View Full Version : Computers Hard drive density about to get six times higher

Mr. Laz
10-14-2011, 07:24 PM
By Evan Ackerman (http://dvice.com/archives/author/evan_ackerman)
8:37PM on Oct 14, 2011

The salty secret to bigger hard drives

http://dvice.com/assets_c/2011/10/table_salt_HDD-thumb-550xauto-73585.jpg (http://dvice.com/archives/2011/10/the-salty-secre.php)
Thanks to table salt, drive density is about to get six times higher

Every time it seems like we're starting to run out of hard drive space, some genius comes along and invents a way to cram more data (http://dvice.com/archives/2010/11/the-bacteria-in.php) onto those spinning magnetic platters. But as far as we know, this is the first time that it's also involved making said platters even tastier than they already are.

The key to making bigger hard drives is stuffing more little magnetic bits onto a given area of disk. The way it works right now is that there are a bunch of randomly scattered nanoscopic magnetic grains, and a pile of ten or twenty of these grains are used to form one bit of data. These piles can get together to hold 0.5 terabit per square inch of info, but they're kinda random, and not patterned efficiently onto the disk.

Instead of using random piles, a team from Institute of Materials Research and Engineering (IMRE) has been able to do the same thing with slightly larger grains that can store data in one single structure instead of a haphazard jumble of smaller grains, allowing them to stuff more bits in the same amount of space. The secret to doing this, it turns out, was adding a solution of regular table salt to part of the manufacturing process, which allowed for much higher resolution fabrication.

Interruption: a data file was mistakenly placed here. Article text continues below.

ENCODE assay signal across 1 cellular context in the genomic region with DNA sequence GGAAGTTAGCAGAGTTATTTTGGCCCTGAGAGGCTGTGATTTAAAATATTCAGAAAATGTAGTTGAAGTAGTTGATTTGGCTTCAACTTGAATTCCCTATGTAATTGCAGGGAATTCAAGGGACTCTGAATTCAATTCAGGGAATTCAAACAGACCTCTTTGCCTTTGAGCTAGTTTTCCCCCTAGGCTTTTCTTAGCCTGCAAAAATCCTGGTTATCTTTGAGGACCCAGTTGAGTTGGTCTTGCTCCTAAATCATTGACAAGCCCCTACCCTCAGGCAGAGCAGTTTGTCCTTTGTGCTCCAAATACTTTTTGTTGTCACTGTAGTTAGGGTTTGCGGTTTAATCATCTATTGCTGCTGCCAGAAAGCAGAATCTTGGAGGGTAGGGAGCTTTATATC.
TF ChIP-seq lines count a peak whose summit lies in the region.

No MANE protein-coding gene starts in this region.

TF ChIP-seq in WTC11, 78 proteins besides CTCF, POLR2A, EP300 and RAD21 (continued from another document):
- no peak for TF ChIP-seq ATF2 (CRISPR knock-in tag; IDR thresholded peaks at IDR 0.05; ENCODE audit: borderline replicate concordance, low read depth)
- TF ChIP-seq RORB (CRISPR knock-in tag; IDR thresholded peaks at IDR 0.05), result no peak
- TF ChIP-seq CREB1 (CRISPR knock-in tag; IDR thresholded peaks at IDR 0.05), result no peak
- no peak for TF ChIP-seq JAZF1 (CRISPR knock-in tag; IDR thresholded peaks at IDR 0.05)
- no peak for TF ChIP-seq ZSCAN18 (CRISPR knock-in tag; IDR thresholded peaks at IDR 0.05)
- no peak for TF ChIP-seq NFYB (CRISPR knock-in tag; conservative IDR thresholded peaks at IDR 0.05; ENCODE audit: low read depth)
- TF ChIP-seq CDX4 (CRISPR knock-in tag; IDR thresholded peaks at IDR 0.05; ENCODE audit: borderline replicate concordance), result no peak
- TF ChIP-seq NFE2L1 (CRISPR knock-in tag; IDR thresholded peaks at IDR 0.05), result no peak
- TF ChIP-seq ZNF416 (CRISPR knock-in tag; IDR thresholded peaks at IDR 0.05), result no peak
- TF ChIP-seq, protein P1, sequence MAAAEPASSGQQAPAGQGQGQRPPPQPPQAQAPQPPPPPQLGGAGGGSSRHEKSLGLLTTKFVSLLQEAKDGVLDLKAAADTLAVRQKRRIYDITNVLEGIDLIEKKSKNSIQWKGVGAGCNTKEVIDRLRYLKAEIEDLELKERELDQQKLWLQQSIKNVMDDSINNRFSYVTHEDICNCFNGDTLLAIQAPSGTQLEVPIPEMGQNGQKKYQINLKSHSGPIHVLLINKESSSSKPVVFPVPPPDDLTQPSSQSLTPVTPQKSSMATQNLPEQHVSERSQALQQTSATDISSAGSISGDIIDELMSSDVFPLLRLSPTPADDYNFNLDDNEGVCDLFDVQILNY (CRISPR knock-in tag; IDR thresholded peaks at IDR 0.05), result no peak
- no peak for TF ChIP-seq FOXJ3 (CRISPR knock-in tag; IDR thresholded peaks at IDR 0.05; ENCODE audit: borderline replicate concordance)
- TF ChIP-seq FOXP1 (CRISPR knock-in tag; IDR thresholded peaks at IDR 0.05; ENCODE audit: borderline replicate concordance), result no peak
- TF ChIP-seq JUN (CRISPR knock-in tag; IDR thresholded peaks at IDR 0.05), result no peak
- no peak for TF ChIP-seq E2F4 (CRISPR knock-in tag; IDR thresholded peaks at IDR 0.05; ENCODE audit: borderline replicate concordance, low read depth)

Using this new method, the IMRE team has been able to manufacture bit densities of up to 3.3 terabits per square inch, meaning that we're looking at storing six times as much data on hard drives of the same size. Man, just imagine the possibilities with that much storage space. Imagine it.
I'll be in my bunk.

The new method also eliminates some of the usual manufacturing processes associated with creating disk platters. In the abstract (http://iopscience.iop.org/0957-4484/22/38/385301/) of the paper Yang and his team published on the results, he wrote, “By avoiding pattern transfer processes such as etching and liftoff that inherently reduce pattern fidelity, the resolution of the final pattern was kept close to that of the lithographic step.”

Perhaps the biggest advantage of Yang's approach is that it uses the same sort of equipment and technology currently used to create disk media.

Other efforts to improve magnetic storage density, such as thermally-assisted magnetic recording (http://arstechnica.com/science/news/2010/05/new-hard-drive-write-method-packs-in-one-terabyte-per-inch.ars) (also know as heat-assisted magnetic recording, or HAMR) and nano-contact magnetic resistance (http://arstechnica.com/gadgets/news/2011/10/Nanocontact%20Magnetic%20Resistance) can in theory generate much higher disk densities, but require new manufacturing equipment and are consequently much more expensive to produce.

Press Release (http://www.imre.a-star.edu.sg/fckeditor/uploadfiles/Packing%20in%20more%20bytes%20using%20salt_111011_clean%20%282%29.pdf), via Physorg (http://www.physorg.com/news/2011-10-storage-density-table-salt.html)